This will not be a review of Inventing Abstraction at MoMA. This is a reaction and an incomplete one based on three visits so far. I plan to go at least three more. The show is beautiful and maddening. There is art here I love. Some Kandinsky paintings and works on paper I have never had the privilege of seeing in person with the added bonus of Schoenberg piped in over head. Duchamp looks less like the pied piper of Dada and more the vital artist that created and and then dismantled the future of art. Malevich looks fresh and to see more than 2 or three pieces in one place is a rare treat. A recreation of the model for Tatlin’s Monument for the Third International is a reminder of how dangerous architecture could and can be.
It also left me mad. I am mad at the things I never learned, at the art I never saw. It is not regret so much as it is a painful realization that I know far less than I want to know. Artists who I should know were here in droves. I was grateful to see their work. I am excited to find more work by Giacomo Balla, an Italian Futurist whose work I was completely unaware of. From the UK, Vanessa Bell and Helen Saunders struck a cord. Ivan Kliun in the Russian section makes beautiful minimalist forms. A Giacometti confused me and made rethink what he was capable of.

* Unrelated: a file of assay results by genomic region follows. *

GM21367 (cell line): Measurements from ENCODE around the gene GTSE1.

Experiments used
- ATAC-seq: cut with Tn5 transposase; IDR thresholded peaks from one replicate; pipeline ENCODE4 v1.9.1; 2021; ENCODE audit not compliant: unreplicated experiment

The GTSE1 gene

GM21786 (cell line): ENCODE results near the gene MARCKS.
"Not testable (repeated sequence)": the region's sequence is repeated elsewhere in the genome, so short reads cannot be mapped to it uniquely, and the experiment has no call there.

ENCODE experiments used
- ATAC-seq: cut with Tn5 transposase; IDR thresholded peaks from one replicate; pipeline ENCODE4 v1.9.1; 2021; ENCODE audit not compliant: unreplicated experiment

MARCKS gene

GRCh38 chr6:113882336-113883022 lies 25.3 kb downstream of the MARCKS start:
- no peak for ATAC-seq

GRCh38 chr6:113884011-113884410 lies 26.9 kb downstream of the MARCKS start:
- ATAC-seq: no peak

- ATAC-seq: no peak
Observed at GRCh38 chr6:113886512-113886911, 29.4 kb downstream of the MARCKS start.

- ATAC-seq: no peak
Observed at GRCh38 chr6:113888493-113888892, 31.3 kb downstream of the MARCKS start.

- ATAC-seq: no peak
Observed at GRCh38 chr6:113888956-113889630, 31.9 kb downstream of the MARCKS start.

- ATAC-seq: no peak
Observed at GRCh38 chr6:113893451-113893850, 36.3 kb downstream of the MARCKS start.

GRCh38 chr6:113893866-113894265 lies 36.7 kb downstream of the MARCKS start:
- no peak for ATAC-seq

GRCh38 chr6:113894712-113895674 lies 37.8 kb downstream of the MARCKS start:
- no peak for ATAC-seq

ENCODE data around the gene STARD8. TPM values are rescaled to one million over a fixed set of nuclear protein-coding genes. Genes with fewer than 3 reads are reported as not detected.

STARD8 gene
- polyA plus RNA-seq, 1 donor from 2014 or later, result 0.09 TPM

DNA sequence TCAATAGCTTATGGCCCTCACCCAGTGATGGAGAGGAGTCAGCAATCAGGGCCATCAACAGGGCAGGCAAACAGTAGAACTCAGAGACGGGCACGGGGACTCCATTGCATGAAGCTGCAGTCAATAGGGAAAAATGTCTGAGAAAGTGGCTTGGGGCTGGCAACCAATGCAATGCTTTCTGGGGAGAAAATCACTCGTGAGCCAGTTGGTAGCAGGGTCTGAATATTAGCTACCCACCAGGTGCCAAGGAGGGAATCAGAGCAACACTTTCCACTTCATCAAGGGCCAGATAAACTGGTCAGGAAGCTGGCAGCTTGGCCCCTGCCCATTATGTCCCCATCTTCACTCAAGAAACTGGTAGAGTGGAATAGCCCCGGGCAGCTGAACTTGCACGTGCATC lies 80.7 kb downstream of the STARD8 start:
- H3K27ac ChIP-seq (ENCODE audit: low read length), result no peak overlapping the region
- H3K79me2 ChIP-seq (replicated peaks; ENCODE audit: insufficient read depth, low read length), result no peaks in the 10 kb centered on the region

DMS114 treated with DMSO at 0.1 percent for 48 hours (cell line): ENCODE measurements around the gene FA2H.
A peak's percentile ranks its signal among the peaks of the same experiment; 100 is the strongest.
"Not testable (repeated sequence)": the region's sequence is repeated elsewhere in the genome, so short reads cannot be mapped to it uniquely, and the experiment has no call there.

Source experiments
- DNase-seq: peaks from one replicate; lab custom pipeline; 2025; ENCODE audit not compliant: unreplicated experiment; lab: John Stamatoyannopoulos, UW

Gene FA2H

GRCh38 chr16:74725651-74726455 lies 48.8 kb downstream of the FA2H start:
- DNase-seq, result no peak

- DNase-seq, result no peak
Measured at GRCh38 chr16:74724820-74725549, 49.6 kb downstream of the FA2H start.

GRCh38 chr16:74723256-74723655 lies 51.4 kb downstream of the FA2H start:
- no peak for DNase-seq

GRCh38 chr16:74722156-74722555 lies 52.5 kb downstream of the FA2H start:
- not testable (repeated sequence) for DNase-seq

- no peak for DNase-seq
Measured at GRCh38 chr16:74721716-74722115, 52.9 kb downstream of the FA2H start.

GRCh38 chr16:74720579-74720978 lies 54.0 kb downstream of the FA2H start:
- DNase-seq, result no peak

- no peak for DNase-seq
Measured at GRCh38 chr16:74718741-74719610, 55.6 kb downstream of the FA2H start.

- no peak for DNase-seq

There are so many arguments you could make for the true birth of abstraction and the places and people who get no notice here. Tyler Green at Modern Art Notes is addressing this on his blog, discussing the exclusion of Matisse and Manierre Dawson. The conversation could expand in many directions well beyond the standard European “blood lines” of abstract art. With this show on the same floor as the Tokyo exhibition, MoMA has now taken another stab at “15 Years of Art” in the (fill in the blank _____). Here they have succeeded in creating a great map of one version of The Abstraction narrative. There is so very much to learn.